When the economy dipped several years ago, some boat dealers went out of business and most manufacturers cut back on production. Now the industry is seeing a rebound. A half dozen dealers, including Boat Sales of Lake Wylie, are doubling their space this year compared to last. Lake Wylie Marina has a central location, and a side spot fishing display between interactive fishing and diving exhibits.

Matt Sellhorst with Lake Wylie Marina said new additions this year include a 2014 Sea Ray 240 SunDeck outboard deck boat and Sea Ray 410 SunDancer that may be the “biggest boat at the show.” The marina is part of the Hall Marine Group, which is pooling its resources from several sites for the show.

The fishing boat display will have “saltwater fishing experts from our coastal stores and freshwater experts representing Crestliner (aluminum fishing boats), Scout Boats and Boston Whaler,” Sellhorst said.

Vic Winebarger at Boat Sales brought three boats to his first show in 2011, then six the next year and seven last year.

“Last year we sold 16,” he said. “This year we’re taking 18.”

Winebarger said shows in Toronto and Chicago are up. He’s looking at a 20 percent increase in his show investment this year, based on previous shows. And all that despite frigid and icy weather in places, including Lake Wylie where sales are up early this year compared to last.

“We’re selling boats in the snow, so that’s a good sign,” Winebarger said.

Action isn’t limited to boat dealers. Companies like Dock Masters Marine Construction make the annual trip to Charlotte in hopes of meeting all sorts of potential customers under one roof.

“Yes we are in it again this year but nothing new, just the same set up,” said owner Perry Johnston.

New this year is the Be A Diver Scuba Experience sponsored by the Divers Equipment Manufacturers Association. “Big Wave” Dave will be set up in a 15,000-gallon heated pool where guests can explore with a certified scuba instructor. Equipment is provided and the experience is free for ages 10 and older. Ages 10 and 11 must be accompanied by a parent in the pool, and ages 12-17 must have a parent nearby.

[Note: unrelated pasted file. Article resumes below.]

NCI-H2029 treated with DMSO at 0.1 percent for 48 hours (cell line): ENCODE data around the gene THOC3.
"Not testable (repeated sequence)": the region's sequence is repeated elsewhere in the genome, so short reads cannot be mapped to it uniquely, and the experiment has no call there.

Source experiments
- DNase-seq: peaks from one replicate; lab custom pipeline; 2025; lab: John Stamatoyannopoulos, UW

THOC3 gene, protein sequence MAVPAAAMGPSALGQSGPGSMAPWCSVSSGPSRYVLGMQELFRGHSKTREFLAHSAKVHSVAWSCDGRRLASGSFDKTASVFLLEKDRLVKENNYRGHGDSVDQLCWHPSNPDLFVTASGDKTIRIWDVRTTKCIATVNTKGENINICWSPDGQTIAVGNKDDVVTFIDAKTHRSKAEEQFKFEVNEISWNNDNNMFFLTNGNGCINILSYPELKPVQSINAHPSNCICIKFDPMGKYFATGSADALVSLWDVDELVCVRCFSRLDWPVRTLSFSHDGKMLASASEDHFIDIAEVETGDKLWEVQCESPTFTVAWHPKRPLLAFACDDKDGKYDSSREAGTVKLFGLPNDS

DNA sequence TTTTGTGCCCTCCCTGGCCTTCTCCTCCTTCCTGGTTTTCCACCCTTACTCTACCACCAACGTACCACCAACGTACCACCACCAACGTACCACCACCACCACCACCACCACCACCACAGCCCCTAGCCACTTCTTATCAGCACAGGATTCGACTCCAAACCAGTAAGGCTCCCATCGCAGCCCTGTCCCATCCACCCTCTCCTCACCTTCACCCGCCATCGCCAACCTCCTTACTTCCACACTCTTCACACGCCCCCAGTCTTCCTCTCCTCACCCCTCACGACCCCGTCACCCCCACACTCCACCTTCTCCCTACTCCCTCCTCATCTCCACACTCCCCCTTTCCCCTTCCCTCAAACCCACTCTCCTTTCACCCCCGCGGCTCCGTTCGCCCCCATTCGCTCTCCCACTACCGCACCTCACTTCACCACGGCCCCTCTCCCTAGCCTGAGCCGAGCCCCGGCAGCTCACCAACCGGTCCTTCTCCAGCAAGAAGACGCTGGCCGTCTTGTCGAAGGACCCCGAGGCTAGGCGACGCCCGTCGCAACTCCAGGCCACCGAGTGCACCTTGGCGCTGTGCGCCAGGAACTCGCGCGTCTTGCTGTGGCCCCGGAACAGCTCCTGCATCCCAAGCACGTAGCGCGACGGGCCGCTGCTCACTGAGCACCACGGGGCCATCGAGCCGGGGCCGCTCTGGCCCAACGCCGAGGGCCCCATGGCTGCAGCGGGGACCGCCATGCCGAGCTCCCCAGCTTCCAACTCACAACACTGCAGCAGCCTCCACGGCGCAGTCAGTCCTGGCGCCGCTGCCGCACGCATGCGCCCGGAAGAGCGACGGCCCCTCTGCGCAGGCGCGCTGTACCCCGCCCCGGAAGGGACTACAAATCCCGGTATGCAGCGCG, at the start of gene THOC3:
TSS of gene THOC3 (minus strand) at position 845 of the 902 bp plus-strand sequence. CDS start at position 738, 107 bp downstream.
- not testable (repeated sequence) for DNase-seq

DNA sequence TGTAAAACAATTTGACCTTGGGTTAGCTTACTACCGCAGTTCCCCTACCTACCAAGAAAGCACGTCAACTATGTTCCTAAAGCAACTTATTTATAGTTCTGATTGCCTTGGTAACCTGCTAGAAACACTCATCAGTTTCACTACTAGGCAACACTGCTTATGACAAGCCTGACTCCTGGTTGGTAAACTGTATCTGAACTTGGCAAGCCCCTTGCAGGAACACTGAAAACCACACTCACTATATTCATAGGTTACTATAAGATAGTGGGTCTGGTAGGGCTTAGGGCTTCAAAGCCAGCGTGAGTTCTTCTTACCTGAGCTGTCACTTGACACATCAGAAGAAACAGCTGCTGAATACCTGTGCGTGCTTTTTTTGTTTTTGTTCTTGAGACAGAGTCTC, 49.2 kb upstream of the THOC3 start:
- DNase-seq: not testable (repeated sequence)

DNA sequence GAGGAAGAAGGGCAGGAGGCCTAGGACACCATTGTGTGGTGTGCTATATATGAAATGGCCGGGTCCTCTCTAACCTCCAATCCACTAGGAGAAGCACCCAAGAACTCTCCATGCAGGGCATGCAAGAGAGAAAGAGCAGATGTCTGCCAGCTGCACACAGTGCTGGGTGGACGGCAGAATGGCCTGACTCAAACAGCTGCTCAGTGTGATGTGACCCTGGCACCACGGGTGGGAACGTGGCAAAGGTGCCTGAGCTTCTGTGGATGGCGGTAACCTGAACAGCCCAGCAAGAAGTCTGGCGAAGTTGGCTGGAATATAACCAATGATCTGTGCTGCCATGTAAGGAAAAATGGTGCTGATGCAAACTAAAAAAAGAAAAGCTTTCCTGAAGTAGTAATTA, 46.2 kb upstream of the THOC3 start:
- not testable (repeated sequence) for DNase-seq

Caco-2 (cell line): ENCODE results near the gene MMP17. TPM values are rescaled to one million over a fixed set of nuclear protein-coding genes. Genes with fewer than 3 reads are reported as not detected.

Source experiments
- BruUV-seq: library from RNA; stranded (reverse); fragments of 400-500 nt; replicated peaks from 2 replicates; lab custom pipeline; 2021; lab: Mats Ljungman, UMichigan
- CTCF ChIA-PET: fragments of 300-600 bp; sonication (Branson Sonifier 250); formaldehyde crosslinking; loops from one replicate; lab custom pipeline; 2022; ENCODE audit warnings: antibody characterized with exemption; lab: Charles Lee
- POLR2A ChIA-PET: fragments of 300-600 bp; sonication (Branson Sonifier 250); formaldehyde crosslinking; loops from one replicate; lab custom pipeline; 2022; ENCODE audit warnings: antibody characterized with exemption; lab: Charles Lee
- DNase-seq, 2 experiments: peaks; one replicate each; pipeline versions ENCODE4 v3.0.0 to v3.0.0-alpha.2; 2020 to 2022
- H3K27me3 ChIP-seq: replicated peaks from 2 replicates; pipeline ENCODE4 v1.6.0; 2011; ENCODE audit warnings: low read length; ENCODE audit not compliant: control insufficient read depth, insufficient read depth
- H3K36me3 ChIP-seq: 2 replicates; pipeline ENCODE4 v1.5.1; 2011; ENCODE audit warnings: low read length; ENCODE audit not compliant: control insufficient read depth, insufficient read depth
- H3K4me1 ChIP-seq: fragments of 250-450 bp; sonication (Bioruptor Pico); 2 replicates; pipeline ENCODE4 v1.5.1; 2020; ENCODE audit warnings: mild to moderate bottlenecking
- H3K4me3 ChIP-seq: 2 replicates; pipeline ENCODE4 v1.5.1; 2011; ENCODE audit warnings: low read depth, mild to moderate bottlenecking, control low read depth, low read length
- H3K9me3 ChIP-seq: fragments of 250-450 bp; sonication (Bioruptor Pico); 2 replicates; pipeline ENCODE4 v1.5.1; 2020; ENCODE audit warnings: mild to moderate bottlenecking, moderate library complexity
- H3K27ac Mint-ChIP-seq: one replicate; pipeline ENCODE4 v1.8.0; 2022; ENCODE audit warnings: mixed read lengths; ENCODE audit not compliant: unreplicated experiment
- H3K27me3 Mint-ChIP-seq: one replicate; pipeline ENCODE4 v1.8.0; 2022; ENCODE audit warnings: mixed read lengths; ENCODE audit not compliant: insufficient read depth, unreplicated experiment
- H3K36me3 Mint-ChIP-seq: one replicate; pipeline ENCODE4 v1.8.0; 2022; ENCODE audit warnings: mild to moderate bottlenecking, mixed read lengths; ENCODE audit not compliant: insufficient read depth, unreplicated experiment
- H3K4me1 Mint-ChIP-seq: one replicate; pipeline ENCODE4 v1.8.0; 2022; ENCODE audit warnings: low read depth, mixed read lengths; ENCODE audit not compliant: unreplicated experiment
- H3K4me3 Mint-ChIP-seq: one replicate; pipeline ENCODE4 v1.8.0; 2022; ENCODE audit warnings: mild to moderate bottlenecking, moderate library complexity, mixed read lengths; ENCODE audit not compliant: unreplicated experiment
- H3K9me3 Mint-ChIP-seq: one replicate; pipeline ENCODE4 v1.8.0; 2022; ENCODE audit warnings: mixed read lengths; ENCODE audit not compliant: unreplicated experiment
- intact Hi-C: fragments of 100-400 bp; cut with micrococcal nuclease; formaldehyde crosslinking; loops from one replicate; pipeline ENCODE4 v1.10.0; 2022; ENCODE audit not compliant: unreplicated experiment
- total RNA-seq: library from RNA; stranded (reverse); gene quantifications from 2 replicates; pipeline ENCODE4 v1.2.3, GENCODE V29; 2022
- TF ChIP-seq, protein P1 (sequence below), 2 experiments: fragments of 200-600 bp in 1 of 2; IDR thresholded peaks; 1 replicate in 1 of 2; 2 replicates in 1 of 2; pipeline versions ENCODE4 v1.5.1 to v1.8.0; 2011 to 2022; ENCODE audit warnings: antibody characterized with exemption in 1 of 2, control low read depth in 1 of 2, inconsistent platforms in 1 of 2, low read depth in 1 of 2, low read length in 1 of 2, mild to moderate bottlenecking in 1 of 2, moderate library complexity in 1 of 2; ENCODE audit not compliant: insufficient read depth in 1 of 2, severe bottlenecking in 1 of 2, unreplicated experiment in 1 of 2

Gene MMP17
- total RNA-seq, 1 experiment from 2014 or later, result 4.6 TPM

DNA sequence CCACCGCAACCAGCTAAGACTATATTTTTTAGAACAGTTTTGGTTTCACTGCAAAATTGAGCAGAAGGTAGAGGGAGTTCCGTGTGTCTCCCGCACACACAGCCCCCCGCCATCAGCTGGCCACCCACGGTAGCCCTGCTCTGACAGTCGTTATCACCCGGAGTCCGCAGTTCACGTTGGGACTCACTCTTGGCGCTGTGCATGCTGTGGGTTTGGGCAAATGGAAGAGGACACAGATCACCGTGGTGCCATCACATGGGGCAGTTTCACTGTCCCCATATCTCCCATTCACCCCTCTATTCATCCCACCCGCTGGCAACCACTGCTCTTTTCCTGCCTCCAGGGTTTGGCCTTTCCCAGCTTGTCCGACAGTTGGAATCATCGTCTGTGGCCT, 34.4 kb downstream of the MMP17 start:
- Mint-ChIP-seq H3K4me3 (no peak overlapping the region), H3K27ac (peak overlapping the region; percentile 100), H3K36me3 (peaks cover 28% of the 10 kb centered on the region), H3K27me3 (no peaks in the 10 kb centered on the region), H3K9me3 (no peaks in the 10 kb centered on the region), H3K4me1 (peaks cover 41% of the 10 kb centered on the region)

Another 4,000-gallon tank will be stocked with largemouth bass for the Bass Tubs of Oklahoma display. Bass fishing seminars will be held throughout the weekend demonstrating techniques and gear used by the pros. The display is presented by Chase Devereaux.

Guests can try their hands fishing at the Western North Carolina Trout Catfish Fishing Pond. Catfish will be added this year to the popular pond simulator. There will be a small fee to fish.

John Marks •  803-831-8166

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Man accused of fraudulent boat sale


It was an arrest that took place right in the middle of the Atlantic City Boat Show yesterday.

The arrest of Tracy Blumenstein, owner of Professional Boat Sales and a man Egg Harbor Township Police have charged with issuing bad checks and theft by deception.

“So the business stole from the victim, because they told him they bought the boat for $48,000 when in fact it was close to $54,000 they actually sold the boat for,” said Detective Ray Theriault.

Police are also charging Blumenstein with issuing a bad $33,000 check.

“He had an outstanding balance on a bank loan for the boat, they were supposed to pay their balance for the boat, they were supposed to pay that balance off,” said Theriault. “A couple months later he started receiving notes from his bank that in fact, the boat had not been paid off.”

Blumenstein was back at the Atlantic City Boat Show Friday afternoon where we asked him about the charges.

“You can forward everything to my attorney,” said Blumenstein. “Just because you’re accused of a crime, doesn’t mean you are guilty. That’s my statement ok?”

We did reach out to Blumenstein’s attorney and though he could not comment about the on–going criminal investigation, he says his client maintains his innocence.

Police say they started receiving complaints in October. They say several people have come forward and the investigation into new claims is on–going.

“This is not the first victim we’ve been dealing with regarding this business throughout 2013. We’ve had several other victims come forward, this is the first resulting in charges so far to this point,” said Police.

Police say they are also investigating the company’s license to sell motor vehicles and other employees have been implicated.

As for Boat Show officials, they say they were unaware of the incident prior to the show, and that one individual does not represent the entire industry.

“Its an individual in a company, we’re trying to get it resolved, unfortunately, I really can’t comment much, although we don’t condone that type of activity,” said Show Manager, John Pritko.

The Egg Harbor Township Criminal Investigation Bureau feels that there are more victims out there and they are asking anyone with additional complaints to call them at 609- 926- 4051 or call Crime Stoppers 609- 652- 1234.